We’re all rooted if we jail those who speak their minds
On the face of it, there’s not a lot to be said for David McRory and his fellow IT pioneer Josh Turner.
This pair of Gen Y trail-blazer were the brains - if that is the right word - behind “Benders Root Rate”, a page on Facebook which invited Bendigo citizens of that Goldfields metropolis to rate the sexual performance of their partners.
The concept was not an original one. The discussion of the performance of sexual partners is older than the internet age, as anyone who has ever stared at the back of a dunny door could tell you. Indeed some of the graffiti discovered in the ruins Pompeii deals with the subject.
But though the concept behind it was not new, the internet has brought to our fingertips information that once required hours of research to obtain, and no doubt it was this utility, combined with the ethos of the consumer rights movement, that has encouraged us to rate everything from our teachers to our washing machines, that inspired young David and Josh to establish their service.
Either that or they heard there was already a similar webpage for Marysville and they didn’t want Bendigo to be left behind.
From the fat slug-like creature that later stared out from the pages of the Bendigo Advertiser, it is difficult to imagine that Josh himself has any personal sexual experience of anyone except himself to impart to his readers.
In David’s case, it was hard to tell as he kept his face obscured as he exited court in Bendigo on Tuesday after pleading guilty to using a carriage service to offend and publishing offensive material on an information network.
(He also put his hand up for a series of traffic offences and two charges of obtaining property by deception, matters that need not detain us here.)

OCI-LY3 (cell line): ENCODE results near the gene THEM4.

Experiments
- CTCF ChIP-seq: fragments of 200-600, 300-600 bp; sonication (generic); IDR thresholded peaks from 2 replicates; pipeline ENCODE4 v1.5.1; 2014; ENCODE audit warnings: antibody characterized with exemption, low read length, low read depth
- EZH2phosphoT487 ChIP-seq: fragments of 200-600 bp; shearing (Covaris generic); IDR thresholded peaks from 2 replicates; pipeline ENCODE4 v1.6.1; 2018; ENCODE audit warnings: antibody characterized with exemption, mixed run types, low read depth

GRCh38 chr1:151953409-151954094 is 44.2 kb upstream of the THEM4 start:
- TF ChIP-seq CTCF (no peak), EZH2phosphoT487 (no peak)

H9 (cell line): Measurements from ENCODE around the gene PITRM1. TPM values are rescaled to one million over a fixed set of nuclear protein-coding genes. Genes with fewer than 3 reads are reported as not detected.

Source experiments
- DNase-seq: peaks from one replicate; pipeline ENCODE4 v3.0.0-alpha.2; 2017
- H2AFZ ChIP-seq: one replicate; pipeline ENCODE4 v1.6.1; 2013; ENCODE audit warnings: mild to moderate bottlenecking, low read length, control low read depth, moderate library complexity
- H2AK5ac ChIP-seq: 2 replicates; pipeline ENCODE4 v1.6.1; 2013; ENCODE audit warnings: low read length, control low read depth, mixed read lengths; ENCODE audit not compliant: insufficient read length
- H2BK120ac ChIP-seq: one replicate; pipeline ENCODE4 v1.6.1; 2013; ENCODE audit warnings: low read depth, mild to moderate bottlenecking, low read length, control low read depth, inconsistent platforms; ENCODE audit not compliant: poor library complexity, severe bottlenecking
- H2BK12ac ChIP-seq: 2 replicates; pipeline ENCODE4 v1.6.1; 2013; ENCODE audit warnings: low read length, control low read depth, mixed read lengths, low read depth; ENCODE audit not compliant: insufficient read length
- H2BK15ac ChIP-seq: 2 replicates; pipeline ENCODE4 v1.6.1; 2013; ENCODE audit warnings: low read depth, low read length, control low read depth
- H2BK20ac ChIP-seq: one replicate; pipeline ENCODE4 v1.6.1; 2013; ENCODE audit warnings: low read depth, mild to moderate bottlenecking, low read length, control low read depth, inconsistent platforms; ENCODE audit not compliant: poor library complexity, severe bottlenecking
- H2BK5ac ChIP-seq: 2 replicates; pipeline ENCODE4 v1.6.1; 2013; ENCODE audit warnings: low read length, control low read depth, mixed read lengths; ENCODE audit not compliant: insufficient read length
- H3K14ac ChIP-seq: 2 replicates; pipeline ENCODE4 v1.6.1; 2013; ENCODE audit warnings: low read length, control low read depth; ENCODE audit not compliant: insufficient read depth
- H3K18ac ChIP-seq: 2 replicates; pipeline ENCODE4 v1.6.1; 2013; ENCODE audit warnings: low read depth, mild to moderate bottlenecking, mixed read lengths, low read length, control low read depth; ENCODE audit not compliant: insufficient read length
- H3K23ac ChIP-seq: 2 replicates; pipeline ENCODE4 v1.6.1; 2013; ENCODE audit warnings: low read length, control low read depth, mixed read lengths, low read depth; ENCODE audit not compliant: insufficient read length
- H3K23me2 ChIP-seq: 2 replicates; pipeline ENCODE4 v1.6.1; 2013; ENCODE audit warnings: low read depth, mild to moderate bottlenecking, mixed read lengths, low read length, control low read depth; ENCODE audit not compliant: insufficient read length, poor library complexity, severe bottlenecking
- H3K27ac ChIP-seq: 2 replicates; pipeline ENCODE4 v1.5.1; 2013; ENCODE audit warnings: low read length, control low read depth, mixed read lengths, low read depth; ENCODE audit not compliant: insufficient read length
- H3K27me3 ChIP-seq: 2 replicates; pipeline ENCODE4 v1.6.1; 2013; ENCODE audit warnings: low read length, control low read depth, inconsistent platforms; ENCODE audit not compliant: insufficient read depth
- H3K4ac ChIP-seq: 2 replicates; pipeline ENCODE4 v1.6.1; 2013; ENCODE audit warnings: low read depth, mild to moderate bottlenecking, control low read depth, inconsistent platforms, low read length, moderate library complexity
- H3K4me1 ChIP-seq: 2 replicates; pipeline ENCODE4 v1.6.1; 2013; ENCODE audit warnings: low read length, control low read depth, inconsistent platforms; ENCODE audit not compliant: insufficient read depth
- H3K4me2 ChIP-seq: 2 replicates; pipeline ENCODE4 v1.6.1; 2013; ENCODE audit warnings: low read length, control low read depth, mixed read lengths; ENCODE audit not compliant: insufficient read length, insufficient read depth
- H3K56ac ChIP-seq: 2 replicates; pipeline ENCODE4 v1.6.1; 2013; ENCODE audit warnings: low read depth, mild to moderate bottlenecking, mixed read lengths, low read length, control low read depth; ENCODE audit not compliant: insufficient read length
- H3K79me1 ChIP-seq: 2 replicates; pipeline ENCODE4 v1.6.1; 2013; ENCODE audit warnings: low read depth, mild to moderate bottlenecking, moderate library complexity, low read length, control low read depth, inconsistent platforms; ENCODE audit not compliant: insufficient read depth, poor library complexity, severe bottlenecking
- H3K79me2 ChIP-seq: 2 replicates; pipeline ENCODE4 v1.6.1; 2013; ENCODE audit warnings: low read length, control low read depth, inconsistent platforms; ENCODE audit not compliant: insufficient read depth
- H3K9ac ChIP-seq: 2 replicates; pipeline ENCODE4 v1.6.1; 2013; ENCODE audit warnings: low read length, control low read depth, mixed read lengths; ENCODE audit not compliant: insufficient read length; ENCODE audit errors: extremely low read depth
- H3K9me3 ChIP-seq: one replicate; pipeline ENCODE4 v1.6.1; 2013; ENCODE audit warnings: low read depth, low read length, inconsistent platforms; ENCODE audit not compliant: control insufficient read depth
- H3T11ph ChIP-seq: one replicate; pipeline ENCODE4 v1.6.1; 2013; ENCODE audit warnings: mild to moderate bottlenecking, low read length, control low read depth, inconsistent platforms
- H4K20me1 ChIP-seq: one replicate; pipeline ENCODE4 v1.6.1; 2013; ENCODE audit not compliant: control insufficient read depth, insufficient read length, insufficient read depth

Where Josh and David have made history, as far as I can tell, is in the sentences they received.
Josh copped six months (wholly suspended) while David was given four, in his case, sadly, not suspended, making them the first social media people to receive prison sentences in Australia for posting offensive things on Facebook.
Not that David is inside yet. Both men are appealing against the severity of their sentences and David is presently on bail.
Now of course rating the root performance in cyberspace or real space is a deeply offensive thing to do: callous, ungallant and - apart from anything else - only capable of giving you only half the story.
And people who engage in such behaviour ought to be shamed and shunned, however useful the people of Bendigo may have found the service (and by all accounts it was popular in certain circles there).
And it was very bad indeed that some of the rooters the page rated were under age - in one case as young as 13.
But as bad as that is, it strikes me that we are entering very murky waters indeed when we look to their authorities to punish people who offend us.
I have no doubt that my view is a minority one and influenced by the fact I am a columnist who offends people for a living. But do we really want to live in a country where we are going to start sending bogans to prison for what they write on their Facebook pages?
I ask this not merely because it seems obvious to me that once we start going down this road there will be no end to the prison building programs needed to hold all the offenders, the internet being a place where people offend and are offensive as a matter of course, but because the idea of punishing people for what they say - unless it puts people in danger - is utterly offensive.
But just as in the case of Andrew Bolt and his accusers last year, the law seems more and more to regard anyone who is upset or offended or hurt by what they read as the victim of a crime, the perpetrator of which should be punished.
And not just in what they read either. The recent passage of laws against bullying would suggest we are heading in a direction that, before too long, will bring us to criminalising saying a harsh word to anyone ever.
The truly depressing thing to me is that no one I have spoken to about the Bendigo Two - as I shall henceforth insist on calling them - seems to share my instinctive sense of outrage that the law is punishing people for what they have written.
If this had happened in America, people would be outraged at an attack on free speech. Freedom of speech being understood in that country to include things we don’t care for.
Of course Benders Root Rate is offensive. But that doesn’t mean its authors should be jailed.
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